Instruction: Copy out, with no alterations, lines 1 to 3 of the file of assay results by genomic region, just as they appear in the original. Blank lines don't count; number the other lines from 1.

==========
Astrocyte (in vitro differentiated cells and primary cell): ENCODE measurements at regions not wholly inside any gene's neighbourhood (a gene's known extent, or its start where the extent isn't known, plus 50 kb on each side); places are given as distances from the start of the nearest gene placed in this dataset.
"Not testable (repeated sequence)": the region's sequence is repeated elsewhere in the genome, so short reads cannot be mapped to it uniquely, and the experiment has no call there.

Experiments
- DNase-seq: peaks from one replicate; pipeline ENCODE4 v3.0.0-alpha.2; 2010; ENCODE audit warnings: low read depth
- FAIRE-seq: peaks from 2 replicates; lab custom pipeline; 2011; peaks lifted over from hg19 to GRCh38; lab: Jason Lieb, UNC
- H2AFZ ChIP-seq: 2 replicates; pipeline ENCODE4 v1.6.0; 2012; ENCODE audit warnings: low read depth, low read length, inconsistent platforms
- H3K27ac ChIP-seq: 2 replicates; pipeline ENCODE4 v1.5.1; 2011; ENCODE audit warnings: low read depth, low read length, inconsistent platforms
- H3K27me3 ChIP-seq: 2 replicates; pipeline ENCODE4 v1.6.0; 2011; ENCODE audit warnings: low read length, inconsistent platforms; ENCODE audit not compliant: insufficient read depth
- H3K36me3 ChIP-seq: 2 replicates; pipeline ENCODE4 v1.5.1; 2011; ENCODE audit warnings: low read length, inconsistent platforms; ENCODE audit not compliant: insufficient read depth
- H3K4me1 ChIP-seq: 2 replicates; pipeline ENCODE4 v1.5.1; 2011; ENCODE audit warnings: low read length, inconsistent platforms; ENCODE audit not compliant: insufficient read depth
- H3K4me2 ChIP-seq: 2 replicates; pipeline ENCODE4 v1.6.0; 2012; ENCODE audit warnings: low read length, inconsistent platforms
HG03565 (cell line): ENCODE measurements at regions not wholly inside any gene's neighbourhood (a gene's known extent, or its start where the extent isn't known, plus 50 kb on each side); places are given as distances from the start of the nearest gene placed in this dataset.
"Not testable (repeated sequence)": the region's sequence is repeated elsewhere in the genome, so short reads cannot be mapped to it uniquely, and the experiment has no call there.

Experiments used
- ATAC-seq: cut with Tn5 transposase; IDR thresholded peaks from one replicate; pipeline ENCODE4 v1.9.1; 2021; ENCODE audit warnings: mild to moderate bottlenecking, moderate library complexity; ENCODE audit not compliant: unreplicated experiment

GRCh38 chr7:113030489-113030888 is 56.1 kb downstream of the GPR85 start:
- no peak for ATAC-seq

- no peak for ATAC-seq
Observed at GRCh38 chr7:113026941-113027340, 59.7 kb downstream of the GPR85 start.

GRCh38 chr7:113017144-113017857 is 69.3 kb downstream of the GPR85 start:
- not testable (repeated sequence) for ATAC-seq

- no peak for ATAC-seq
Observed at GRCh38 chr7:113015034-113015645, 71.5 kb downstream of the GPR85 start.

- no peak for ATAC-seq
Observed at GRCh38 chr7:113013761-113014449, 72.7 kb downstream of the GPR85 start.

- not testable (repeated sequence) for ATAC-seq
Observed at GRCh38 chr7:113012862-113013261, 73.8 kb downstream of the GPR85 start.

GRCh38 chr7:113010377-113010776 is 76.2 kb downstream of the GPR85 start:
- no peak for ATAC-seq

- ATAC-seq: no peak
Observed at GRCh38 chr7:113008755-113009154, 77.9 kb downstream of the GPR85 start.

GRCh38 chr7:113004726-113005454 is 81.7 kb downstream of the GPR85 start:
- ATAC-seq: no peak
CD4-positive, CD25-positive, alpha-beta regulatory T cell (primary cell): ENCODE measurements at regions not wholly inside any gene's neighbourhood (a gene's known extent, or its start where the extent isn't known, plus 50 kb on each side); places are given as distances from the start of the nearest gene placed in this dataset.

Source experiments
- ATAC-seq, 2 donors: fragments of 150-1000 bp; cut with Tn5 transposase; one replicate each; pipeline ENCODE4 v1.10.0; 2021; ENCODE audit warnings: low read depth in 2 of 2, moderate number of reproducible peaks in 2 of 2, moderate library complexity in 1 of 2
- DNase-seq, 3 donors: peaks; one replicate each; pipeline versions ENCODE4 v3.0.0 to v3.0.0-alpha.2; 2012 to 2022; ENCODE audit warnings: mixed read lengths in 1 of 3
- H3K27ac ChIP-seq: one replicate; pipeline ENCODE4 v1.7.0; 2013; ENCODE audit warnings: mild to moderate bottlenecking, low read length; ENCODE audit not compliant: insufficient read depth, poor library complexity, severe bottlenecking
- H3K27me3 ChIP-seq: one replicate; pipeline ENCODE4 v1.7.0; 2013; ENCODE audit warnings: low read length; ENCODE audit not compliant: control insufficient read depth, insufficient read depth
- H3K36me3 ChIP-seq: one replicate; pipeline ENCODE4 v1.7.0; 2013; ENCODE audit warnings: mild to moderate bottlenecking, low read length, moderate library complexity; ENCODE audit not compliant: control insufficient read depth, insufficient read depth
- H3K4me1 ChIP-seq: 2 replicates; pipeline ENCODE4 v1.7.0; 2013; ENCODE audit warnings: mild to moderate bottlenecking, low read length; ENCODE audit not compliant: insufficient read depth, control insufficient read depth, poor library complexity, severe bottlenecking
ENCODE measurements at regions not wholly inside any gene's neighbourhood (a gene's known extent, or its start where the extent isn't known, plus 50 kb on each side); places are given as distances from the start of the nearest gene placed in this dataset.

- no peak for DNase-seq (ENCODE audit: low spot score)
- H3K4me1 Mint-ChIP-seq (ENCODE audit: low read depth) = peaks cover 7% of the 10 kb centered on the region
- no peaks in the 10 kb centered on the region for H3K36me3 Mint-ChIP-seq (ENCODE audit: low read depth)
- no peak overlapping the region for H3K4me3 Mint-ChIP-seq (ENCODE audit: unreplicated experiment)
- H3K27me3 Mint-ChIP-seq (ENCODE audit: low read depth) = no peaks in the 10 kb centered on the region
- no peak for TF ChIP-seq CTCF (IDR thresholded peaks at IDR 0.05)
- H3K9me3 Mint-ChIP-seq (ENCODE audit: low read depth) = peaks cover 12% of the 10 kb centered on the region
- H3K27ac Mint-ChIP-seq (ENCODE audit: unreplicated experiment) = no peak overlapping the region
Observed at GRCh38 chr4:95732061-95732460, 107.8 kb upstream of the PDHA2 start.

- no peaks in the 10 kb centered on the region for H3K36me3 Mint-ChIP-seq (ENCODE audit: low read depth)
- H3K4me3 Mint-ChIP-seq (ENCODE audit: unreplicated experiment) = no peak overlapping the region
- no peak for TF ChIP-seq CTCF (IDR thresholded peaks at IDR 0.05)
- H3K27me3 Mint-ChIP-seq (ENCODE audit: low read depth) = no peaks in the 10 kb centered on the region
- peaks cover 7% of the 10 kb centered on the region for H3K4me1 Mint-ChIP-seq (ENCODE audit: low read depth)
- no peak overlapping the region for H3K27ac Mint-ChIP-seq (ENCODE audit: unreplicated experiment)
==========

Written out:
Astrocyte (in vitro differentiated cells and primary cell): ENCODE measurements at regions not wholly inside any gene's neighbourhood (a gene's known extent, or its start where the extent isn't known, plus 50 kb on each side); places are given as distances from the start of the nearest gene placed in this dataset.
"Not testable (repeated sequence)": the region's sequence is repeated elsewhere in the genome, so short reads cannot be mapped to it uniquely, and the experiment has no call there.

Experiments